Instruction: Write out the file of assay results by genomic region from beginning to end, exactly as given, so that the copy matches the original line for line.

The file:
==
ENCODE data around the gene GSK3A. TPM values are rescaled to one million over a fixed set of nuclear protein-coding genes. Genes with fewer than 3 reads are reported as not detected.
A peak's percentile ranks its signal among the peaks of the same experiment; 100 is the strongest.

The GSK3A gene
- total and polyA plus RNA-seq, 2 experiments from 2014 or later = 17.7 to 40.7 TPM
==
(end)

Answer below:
ENCODE data around the gene GSK3A. TPM values are rescaled to one million over a fixed set of nuclear protein-coding genes. Genes with fewer than 3 reads are reported as not detected.
A peak's percentile ranks its signal among the peaks of the same experiment; 100 is the strongest.

The GSK3A gene
- total and polyA plus RNA-seq, 2 experiments from 2014 or later = 17.7 to 40.7 TPM